UBC Theses and Dissertations

UBC Theses Logo

UBC Theses and Dissertations

Regulation of androgen action by sex hormone-binding globulin Hong, Eui-ju 2011

Your browser doesn't seem to have a PDF viewer, please download the PDF to view this item.

Item Metadata

Download

Media
24-ubc_2011_fall_hong_eui-ju.pdf [ 2.39MB ]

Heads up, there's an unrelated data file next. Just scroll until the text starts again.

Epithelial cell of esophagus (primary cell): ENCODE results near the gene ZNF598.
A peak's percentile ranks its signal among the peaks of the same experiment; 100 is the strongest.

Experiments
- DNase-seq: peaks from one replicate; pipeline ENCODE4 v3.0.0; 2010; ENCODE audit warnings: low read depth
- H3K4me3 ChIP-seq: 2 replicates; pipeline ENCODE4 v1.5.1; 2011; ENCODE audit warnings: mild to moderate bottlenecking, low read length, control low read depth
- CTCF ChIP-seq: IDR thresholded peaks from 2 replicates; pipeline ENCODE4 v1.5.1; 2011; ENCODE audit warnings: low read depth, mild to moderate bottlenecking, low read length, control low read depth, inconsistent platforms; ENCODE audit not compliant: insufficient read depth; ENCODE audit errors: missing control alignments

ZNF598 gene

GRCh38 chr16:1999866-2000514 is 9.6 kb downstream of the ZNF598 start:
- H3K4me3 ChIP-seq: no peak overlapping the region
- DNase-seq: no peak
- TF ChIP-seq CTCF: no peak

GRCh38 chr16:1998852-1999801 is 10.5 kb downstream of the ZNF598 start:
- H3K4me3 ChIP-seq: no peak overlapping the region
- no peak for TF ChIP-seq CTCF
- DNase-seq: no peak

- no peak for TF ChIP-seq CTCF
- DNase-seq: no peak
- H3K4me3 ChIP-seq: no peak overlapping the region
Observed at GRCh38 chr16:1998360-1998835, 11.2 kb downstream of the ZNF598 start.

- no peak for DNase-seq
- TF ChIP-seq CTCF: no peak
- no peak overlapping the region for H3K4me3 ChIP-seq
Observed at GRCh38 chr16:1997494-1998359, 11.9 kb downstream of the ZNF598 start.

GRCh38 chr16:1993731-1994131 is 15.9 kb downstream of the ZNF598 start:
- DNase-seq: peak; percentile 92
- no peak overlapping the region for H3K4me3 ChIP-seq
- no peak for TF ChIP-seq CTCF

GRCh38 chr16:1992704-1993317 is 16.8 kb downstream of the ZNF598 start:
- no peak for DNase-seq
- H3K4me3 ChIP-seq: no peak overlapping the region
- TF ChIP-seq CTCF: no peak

Metadata
JSON: 24-1.0105101.json
JSON-LD: 24-1.0105101-ld.json
RDF/XML (Pretty): 24-1.0105101-rdf.xml
RDF/JSON: 24-1.0105101-rdf.json
Turtle: 24-1.0105101-turtle.txt
N-Triples: 24-1.0105101-rdf-ntriples.txt
Original Record: 24-1.0105101-source.json
Full Text
24-1.0105101-fulltext.txt
Citation
24-1.0105101.ris

Full Text